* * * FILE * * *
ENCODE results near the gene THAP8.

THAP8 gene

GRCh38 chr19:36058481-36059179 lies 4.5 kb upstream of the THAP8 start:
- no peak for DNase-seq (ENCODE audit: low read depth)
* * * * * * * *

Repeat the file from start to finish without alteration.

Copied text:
ENCODE results near the gene THAP8.

THAP8 gene

GRCh38 chr19:36058481-36059179 lies 4.5 kb upstream of the THAP8 start:
- no peak for DNase-seq (ENCODE audit: low read depth)